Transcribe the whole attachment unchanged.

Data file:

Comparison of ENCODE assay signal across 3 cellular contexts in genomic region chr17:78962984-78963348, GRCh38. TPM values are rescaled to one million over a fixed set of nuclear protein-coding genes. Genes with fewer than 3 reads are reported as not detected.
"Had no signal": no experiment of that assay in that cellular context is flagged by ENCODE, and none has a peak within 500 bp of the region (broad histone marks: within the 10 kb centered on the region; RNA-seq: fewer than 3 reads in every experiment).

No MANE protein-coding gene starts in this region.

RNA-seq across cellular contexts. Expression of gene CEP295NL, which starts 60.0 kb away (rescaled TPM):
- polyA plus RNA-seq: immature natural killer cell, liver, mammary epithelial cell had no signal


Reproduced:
Comparison of ENCODE assay signal across 3 cellular contexts in genomic region chr17:78962984-78963348, GRCh38. TPM values are rescaled to one million over a fixed set of nuclear protein-coding genes. Genes with fewer than 3 reads are reported as not detected.
"Had no signal": no experiment of that assay in that cellular context is flagged by ENCODE, and none has a peak within 500 bp of the region (broad histone marks: within the 10 kb centered on the region; RNA-seq: fewer than 3 reads in every experiment).

No MANE protein-coding gene starts in this region.

RNA-seq across cellular contexts. Expression of gene CEP295NL, which starts 60.0 kb away (rescaled TPM):
- polyA plus RNA-seq: immature natural killer cell, liver, mammary epithelial cell had no signal